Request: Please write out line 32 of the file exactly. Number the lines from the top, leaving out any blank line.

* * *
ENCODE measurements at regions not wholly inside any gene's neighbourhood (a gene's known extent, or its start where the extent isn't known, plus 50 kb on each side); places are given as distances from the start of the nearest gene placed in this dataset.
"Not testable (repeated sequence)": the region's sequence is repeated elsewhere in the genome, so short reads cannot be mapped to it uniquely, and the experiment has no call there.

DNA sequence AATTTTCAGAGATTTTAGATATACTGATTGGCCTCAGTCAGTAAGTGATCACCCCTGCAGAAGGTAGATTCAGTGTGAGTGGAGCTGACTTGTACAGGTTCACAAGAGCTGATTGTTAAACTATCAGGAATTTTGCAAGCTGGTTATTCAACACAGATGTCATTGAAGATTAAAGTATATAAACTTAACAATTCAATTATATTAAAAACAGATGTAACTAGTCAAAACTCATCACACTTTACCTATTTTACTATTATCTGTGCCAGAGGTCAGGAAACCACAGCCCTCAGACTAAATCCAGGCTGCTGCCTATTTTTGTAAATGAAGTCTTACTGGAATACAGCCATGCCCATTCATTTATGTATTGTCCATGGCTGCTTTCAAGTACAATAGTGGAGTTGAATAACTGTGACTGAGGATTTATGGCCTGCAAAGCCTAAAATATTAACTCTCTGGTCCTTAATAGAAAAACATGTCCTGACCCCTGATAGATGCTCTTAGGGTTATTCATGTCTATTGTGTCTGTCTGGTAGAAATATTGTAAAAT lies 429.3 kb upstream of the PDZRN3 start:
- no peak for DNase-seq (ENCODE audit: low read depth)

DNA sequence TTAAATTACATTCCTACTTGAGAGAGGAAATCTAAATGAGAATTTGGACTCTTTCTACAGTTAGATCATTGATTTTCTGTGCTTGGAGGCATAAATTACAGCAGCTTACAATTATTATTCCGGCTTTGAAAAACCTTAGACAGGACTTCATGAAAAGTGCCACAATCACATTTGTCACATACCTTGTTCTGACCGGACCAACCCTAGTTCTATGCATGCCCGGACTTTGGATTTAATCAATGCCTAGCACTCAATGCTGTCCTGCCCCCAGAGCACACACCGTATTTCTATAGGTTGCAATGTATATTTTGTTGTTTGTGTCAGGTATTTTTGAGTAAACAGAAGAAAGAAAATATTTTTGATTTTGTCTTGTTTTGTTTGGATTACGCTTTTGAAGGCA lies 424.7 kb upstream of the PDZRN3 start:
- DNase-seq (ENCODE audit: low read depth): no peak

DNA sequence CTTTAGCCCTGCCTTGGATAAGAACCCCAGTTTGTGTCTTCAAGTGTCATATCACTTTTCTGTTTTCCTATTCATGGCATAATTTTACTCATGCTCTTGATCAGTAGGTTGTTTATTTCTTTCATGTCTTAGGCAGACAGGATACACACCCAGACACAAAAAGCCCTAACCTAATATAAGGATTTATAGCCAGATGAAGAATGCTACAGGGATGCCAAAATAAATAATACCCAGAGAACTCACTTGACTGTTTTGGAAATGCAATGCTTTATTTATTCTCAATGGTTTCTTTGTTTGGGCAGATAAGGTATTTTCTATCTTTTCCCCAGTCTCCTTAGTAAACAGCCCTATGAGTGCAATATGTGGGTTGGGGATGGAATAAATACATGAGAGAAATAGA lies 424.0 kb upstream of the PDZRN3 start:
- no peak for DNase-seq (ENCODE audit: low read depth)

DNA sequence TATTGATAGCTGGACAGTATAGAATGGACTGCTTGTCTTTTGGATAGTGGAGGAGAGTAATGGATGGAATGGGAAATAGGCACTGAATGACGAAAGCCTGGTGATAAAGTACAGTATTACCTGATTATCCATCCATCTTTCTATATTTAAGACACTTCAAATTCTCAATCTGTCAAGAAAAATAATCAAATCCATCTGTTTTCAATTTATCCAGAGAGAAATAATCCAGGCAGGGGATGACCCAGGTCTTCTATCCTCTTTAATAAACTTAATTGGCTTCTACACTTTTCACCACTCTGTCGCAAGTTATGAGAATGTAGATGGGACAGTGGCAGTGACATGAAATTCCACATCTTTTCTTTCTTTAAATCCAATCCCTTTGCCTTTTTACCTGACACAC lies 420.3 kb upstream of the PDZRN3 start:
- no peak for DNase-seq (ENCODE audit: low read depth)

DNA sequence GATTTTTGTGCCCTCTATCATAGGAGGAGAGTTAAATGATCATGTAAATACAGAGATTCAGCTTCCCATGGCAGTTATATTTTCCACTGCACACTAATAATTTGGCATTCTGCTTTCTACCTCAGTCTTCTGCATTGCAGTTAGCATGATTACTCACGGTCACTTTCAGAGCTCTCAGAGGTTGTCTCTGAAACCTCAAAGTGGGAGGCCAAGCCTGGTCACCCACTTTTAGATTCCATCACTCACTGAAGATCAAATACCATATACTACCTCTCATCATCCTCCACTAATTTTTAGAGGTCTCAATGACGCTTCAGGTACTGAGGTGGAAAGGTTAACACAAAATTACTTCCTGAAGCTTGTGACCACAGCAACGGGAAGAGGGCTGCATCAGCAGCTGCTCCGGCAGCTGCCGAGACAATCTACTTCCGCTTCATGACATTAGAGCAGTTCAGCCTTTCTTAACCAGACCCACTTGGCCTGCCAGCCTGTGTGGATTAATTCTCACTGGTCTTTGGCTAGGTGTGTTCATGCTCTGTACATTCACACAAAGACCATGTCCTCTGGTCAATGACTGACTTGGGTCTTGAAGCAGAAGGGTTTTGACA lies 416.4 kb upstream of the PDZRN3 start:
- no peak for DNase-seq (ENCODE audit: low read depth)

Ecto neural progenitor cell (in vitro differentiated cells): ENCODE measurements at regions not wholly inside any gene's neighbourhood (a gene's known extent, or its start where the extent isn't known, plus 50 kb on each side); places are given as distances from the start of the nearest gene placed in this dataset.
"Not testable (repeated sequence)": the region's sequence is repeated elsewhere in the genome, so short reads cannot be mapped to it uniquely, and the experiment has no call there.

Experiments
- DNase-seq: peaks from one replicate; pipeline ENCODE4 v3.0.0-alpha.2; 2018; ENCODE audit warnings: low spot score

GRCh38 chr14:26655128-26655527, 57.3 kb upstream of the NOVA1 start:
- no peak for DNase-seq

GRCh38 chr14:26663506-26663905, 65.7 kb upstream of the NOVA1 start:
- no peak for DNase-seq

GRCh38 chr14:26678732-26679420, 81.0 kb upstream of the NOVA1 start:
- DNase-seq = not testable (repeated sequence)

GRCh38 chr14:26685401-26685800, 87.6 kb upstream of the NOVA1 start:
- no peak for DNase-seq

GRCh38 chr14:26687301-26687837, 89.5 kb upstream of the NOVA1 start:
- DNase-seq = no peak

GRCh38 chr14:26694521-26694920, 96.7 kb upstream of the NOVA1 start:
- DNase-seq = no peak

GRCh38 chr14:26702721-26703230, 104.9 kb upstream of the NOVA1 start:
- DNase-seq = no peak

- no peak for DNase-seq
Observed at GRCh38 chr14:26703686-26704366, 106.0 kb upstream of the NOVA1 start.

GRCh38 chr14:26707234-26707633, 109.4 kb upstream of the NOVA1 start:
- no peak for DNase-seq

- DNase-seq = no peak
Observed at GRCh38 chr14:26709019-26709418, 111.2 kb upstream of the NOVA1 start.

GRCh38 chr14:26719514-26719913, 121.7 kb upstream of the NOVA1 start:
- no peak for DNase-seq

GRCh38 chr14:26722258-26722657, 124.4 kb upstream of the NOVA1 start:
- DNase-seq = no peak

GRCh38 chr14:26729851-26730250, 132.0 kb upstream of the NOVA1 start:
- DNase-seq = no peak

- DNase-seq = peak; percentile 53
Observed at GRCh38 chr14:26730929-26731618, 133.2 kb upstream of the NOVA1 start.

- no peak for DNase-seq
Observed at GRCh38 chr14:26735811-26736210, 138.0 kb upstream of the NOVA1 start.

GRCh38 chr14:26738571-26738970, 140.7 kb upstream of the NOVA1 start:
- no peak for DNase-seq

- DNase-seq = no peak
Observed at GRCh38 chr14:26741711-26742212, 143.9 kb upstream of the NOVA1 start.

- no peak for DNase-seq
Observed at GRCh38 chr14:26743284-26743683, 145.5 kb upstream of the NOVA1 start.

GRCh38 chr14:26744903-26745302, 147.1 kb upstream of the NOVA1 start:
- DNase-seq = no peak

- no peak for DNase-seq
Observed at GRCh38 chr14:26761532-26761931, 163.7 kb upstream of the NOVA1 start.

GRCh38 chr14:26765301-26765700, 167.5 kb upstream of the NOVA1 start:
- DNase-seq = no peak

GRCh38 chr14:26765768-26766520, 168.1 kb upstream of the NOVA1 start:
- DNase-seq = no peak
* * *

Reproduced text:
Observed at GRCh38 chr14:26703686-26704366, 106.0 kb upstream of the NOVA1 start.